What do the following have in common: the USB flash drive, the first Intel PC processor and Google’s Suggest function, which automatically completes the search box text.

All three were invented in Israel.

And they are just the tip of the iceberg when it comes to Israel’s tech prowess.

Despite being smaller than the US state of New Jersey with fewer people, Israel punches well above its weight on the global tech stage.

Israel has about 4000 startups, and raises venture capital per capita at two-and-a-half times the rate of the US and 30 times that of Europe.

Here are five charts that help to explain Israel’s success.

Start-up nation

This infographic reveals some of the reasons that prompted journalists Dan Senor and Saul Singer to write the 2009 bestseller Start-up Nation: The Story of Israel's Economic Miracle.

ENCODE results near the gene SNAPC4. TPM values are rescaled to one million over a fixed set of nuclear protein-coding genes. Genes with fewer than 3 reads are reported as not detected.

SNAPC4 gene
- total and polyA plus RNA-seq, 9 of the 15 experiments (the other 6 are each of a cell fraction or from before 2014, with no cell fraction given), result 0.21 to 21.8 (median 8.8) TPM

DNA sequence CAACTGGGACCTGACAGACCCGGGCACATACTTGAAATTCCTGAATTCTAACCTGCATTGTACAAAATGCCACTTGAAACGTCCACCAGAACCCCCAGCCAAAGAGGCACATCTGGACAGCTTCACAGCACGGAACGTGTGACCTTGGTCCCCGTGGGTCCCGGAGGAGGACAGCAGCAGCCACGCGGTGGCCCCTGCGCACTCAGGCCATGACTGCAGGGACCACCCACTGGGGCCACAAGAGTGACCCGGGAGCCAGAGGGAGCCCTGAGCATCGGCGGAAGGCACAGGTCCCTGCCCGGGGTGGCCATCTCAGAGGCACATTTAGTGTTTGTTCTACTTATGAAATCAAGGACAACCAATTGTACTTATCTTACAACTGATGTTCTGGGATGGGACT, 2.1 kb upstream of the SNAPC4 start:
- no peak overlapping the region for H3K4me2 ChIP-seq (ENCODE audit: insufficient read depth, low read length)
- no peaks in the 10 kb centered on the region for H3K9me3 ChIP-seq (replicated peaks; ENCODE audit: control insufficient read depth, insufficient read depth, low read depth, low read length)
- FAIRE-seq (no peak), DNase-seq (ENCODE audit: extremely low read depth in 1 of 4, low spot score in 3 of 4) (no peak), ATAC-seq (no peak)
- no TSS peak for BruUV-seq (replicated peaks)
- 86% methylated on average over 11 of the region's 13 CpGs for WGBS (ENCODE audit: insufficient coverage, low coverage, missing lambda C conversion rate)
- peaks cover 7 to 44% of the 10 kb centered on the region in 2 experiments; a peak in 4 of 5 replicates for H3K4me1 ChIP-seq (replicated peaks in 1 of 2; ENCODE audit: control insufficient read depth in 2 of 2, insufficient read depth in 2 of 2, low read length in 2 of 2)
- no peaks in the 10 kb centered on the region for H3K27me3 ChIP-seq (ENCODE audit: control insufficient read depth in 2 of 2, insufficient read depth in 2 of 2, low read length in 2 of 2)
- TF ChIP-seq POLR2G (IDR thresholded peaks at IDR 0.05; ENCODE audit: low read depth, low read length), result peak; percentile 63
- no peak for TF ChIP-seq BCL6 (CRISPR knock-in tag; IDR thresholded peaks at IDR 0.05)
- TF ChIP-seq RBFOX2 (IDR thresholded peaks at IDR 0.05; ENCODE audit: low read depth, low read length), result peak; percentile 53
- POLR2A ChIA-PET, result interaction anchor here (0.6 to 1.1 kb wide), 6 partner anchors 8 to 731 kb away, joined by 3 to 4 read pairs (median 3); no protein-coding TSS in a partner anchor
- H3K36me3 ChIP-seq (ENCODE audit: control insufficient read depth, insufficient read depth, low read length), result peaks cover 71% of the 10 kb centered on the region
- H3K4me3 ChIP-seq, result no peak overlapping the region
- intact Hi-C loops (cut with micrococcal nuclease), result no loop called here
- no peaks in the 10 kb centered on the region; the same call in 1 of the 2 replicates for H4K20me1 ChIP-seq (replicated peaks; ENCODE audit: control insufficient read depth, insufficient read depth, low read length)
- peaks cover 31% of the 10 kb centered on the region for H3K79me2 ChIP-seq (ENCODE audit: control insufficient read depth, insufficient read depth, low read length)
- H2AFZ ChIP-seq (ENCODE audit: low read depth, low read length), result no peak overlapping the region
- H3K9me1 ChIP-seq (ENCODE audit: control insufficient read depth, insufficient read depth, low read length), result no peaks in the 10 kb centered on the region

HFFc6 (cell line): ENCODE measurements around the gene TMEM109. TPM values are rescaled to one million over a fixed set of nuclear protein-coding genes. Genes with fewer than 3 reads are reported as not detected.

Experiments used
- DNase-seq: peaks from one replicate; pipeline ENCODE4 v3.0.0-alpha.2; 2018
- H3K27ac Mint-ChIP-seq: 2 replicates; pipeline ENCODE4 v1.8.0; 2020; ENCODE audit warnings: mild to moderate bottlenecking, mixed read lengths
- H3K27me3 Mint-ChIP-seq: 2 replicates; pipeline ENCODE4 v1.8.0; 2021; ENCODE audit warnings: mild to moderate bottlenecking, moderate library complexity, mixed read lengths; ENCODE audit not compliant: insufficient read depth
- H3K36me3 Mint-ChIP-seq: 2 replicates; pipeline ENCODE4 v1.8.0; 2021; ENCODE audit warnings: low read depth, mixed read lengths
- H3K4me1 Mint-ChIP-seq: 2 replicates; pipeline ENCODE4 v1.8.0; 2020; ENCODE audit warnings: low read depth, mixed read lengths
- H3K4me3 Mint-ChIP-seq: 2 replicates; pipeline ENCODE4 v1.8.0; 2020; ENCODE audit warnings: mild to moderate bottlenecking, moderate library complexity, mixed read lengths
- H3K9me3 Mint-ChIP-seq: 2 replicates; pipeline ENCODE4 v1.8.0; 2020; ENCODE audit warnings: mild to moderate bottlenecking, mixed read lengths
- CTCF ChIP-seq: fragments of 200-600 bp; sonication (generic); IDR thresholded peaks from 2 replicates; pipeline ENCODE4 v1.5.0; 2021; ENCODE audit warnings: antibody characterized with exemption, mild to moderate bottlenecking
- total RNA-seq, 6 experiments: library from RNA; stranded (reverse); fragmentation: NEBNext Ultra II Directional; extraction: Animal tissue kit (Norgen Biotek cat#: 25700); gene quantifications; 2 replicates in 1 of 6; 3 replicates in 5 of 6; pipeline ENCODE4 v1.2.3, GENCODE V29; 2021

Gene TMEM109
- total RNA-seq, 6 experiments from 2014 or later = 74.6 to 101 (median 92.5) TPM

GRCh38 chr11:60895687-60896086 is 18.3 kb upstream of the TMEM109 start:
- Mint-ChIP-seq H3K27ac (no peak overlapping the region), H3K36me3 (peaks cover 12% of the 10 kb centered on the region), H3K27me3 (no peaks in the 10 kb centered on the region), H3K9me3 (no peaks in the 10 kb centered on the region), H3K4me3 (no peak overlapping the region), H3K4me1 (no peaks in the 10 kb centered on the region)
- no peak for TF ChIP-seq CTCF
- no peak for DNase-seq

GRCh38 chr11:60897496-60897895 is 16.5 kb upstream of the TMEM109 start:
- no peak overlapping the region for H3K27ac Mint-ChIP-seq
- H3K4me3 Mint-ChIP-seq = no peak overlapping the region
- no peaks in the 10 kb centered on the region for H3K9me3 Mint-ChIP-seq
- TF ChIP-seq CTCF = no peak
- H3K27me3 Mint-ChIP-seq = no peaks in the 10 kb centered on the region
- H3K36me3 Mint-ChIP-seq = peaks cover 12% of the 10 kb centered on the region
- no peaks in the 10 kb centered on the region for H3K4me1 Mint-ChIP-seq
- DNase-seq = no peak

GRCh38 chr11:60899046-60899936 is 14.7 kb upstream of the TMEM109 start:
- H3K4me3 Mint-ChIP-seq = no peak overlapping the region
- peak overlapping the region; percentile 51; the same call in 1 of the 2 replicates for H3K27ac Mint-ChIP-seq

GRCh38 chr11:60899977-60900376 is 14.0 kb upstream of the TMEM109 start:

After the US and China, Israel has most companies listed on the tech-focused NASDAQ stock exchange.

R&D leader

According to OECD figures, Israel spends more money on research and development as a proportion of its economy than any other country -- 4.25% of GDP against second-placed Korea's 4.23%.

Image: World Economic Forum

Cash boom

Israel’s tech companies raised an all-time record $4.8 billion in venture capital last year. Software companies were the largest users taking a third of the VC cash in 2016.

VC leader

As this 2010 chart from The Economist shows, Israel has a strong track record of standing head and shoulders above other nations in terms of venture capital raised per head of population.

Image: The Economist

This trend has continued in recent years, with Israel being among the top global performers for overall VC raising in both 2014 and 2015.

Billion-dollar startups

Between 1999 and 2014, Israelis started 10,185 companies, 2.6% with annual revenues of more than $100 million. Several have become billion-dollar companies, such as traffic app Waze, which was acquired by Google.

This entrepreneurial spirit doesn’t end in Israel. As this chart shows, when Israelis head abroad – in this case the US – they are among the most likely immigrant founders of billion-dollar companies.

Image: Quartz